The Eulogy. It’s often the funeral element that causes the most angst and raises the most questions leading up to the day. What do you say? How much is too much? Should it be a well-documented chronicle of their life? Or should it lean more towards capturing the essence and character of the person? You want those who have gathered nodding in agreement as you paint a picture. You may wish to make them smile, even laugh a little. Ultimately, you want the eulogy to capture who they were.
In their own words
A friend of mine recently gave a Great Goodbye to her father. He was a storyteller, and a good one.
Their dining table was centre stage for family conversations, the place where everyone battled to be heard over laughter and good-natured debates. That’s where her father told his stories. Some were about his life on the land; the tough times and the good. Other stories made them laugh so hard, it hurt. The grandkids also came to love her dad’s tales.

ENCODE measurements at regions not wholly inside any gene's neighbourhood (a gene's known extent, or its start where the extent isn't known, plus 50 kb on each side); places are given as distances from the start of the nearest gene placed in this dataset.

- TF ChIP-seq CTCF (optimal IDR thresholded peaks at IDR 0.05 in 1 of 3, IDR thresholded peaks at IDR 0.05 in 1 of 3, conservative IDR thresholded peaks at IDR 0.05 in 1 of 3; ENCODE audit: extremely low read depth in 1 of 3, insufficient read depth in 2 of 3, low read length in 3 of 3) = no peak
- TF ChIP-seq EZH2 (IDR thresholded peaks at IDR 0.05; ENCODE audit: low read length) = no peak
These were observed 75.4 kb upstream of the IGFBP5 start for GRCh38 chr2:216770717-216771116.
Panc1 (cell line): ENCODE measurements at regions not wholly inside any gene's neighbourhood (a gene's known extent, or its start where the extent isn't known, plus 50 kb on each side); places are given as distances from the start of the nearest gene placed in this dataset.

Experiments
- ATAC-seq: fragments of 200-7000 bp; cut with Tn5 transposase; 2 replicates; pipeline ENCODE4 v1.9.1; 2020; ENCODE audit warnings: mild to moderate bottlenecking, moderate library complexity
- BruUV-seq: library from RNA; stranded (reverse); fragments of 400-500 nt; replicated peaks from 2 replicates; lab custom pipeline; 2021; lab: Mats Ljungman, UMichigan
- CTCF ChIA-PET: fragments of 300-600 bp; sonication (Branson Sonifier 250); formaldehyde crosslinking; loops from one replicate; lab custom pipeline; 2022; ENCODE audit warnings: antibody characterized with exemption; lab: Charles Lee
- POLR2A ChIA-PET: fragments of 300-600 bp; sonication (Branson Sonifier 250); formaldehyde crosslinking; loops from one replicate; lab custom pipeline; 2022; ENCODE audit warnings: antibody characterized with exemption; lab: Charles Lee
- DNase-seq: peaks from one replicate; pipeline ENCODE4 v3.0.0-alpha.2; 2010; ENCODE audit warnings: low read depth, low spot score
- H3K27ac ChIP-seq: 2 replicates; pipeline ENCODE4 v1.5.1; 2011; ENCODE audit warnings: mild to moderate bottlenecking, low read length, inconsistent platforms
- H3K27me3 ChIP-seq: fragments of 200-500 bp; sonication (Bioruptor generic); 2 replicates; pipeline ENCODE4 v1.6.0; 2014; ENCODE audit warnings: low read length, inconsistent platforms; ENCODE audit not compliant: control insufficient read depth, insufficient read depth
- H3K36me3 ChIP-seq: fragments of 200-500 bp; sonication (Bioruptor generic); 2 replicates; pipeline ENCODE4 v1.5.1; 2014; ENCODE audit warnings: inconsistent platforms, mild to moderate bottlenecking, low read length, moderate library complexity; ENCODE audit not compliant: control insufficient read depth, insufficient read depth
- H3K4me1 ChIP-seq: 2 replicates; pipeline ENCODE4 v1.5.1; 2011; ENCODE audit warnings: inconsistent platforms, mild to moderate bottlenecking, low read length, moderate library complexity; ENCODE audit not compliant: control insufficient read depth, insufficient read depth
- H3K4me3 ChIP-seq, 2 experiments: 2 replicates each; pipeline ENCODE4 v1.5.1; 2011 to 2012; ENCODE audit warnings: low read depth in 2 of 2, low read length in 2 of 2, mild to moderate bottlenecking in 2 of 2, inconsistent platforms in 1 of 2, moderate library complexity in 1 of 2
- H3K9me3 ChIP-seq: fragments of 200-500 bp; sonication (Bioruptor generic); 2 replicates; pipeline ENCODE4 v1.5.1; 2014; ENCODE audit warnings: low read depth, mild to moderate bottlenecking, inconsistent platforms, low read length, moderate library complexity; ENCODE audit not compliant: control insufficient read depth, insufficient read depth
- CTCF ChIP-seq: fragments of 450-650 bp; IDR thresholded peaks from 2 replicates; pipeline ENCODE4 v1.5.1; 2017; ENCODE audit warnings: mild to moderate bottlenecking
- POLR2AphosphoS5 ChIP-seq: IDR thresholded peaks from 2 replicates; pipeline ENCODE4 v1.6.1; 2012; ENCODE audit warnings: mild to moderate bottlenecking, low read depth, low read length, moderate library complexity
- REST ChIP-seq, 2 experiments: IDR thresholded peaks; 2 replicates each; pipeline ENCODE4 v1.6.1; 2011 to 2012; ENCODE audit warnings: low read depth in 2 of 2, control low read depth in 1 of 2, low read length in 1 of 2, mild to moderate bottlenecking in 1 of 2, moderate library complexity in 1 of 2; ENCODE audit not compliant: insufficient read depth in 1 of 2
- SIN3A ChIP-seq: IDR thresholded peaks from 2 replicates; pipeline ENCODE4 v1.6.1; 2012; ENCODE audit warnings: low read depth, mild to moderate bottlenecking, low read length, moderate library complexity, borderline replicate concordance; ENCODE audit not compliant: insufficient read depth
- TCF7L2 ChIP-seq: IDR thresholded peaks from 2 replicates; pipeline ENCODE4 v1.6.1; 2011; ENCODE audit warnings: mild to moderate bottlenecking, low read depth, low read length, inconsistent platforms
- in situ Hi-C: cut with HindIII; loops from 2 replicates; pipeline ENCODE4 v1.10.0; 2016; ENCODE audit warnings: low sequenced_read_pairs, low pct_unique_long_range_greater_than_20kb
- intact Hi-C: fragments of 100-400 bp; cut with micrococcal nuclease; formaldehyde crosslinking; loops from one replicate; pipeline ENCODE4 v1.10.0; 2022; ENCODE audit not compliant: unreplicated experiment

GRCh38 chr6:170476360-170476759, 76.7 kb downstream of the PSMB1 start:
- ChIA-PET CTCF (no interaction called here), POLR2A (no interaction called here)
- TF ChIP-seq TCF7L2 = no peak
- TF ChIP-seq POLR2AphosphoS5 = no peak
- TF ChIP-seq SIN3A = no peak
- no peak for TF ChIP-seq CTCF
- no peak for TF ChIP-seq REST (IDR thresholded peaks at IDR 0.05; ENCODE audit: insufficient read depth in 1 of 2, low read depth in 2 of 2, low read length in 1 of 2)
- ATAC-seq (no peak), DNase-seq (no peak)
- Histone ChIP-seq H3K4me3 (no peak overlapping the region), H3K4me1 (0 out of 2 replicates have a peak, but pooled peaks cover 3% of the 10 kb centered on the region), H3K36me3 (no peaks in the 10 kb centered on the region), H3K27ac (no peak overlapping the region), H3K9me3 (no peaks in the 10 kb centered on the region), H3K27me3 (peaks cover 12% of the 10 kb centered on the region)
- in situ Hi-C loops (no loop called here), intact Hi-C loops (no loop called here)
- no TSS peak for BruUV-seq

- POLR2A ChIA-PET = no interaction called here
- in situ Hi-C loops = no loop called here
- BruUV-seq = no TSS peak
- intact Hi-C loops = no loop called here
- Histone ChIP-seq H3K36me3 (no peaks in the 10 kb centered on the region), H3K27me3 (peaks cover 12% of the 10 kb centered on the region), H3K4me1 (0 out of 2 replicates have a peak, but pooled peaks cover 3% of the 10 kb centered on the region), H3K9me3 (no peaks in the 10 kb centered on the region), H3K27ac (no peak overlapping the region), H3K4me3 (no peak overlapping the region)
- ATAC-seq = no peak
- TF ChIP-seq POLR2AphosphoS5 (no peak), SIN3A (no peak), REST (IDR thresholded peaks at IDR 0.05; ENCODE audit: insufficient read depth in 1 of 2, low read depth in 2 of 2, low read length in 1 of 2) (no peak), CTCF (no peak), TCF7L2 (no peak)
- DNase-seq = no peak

In his later years, Sally gave him a Dictaphone and asked him to recount his life in those stories. His words became a book for the family. In compiling the book, Sally left her father’s words intact, changing only the order of the stories to chronologically follow the years of his life.
When he died, Sally was given the task of giving the eulogy. In a quiet moment of reflection, she sat at her computer to compose the speech. That’s when Sally remembered her father’s book. When she opened the pages and read, it was obvious how to proceed with the eulogy.
"To find the right words for a eulogy, you might sometimes find they have already been spoken."
At the funeral, no one gave the traditional speech citing when the man was born, where he went to college, who he married, and so on. Instead, each family member read a paragraph lifted from the pages of his book. They spoke his words.
Through the voices of his family, Sally’s father recounted funny stories, momentous occasions, great achievements, regrets and musings. Those who knew the man recognized his tone of phrasing, his matter-of-fact style, and his tale-telling exaggerations. They felt his presence in a profound way, and Sally’s father got to tell his final story.
To find the right words for a eulogy, you might sometimes find they have already been spoken.